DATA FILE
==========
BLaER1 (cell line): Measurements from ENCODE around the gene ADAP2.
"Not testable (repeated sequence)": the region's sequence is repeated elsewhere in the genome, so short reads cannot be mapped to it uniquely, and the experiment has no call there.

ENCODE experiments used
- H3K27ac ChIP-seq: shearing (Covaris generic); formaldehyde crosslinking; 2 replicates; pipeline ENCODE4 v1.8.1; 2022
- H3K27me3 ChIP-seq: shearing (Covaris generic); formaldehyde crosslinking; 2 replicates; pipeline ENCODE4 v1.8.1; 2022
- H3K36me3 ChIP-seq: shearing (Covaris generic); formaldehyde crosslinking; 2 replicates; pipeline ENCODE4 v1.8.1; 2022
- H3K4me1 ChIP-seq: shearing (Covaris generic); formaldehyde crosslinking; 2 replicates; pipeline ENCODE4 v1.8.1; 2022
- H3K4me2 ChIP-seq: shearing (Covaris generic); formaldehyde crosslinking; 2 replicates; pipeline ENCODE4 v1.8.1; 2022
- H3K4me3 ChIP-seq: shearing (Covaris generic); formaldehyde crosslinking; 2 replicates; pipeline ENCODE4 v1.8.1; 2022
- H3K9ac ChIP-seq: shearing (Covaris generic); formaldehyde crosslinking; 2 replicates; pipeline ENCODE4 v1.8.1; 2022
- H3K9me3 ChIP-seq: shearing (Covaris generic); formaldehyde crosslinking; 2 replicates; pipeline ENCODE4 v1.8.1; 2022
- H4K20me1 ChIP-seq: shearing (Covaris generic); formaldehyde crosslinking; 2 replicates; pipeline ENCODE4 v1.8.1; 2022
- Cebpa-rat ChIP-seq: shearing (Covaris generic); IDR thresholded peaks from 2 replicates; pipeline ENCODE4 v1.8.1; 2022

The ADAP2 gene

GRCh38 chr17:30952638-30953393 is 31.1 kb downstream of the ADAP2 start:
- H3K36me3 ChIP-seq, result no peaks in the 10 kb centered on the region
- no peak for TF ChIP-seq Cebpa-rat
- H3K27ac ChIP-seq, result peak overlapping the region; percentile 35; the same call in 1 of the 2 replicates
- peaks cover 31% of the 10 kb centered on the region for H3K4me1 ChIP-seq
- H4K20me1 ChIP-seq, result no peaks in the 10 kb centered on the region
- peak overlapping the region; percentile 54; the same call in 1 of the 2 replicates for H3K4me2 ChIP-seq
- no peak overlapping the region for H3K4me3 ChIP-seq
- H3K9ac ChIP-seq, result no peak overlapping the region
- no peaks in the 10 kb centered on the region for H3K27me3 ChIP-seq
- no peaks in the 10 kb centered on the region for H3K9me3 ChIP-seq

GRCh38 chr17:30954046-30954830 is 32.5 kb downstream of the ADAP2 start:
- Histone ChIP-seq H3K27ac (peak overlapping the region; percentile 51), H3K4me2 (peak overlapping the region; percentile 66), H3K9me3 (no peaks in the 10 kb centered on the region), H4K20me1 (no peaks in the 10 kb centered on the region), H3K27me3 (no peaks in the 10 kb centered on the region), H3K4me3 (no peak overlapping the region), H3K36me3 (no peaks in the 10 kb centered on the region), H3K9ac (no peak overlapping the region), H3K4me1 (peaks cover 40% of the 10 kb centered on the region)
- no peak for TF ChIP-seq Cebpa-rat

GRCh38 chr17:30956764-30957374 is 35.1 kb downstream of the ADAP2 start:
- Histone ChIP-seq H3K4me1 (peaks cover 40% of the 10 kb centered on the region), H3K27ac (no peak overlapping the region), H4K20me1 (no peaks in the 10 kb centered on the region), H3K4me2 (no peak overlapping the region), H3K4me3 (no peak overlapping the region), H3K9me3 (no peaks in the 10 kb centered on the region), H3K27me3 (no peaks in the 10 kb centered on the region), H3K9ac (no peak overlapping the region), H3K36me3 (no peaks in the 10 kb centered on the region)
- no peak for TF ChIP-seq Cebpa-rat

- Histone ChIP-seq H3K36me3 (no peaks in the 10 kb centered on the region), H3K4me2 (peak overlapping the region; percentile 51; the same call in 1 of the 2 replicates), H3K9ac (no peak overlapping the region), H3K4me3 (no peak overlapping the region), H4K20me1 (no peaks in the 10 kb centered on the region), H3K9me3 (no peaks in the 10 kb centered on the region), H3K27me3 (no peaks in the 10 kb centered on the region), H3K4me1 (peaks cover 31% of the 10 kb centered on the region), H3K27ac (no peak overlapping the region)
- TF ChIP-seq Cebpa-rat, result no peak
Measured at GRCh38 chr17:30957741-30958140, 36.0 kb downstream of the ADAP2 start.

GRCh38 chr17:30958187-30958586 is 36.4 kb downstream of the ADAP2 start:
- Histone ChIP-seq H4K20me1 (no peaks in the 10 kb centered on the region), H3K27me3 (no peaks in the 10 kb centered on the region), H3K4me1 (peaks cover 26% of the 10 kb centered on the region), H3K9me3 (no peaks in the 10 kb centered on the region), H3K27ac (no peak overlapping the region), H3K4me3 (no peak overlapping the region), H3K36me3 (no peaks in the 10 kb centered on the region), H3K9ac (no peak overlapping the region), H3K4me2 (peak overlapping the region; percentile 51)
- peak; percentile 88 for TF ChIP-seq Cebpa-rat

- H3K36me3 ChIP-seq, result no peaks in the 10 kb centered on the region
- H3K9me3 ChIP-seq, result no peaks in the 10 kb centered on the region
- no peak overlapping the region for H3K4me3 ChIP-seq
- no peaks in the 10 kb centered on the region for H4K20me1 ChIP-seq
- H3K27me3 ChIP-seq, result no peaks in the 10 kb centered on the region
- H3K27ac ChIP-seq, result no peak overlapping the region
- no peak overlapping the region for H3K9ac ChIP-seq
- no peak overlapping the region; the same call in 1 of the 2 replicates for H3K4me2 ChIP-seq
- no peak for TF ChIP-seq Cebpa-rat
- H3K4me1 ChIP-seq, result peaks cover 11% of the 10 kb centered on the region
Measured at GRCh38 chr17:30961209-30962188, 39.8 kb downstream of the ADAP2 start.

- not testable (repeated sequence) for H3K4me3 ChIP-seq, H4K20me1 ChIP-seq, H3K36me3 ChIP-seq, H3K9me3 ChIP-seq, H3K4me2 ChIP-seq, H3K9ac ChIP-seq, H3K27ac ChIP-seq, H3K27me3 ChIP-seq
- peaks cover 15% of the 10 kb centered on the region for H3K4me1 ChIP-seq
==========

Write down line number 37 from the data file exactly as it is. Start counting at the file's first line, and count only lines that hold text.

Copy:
- peak; percentile 88 for TF ChIP-seq Cebpa-rat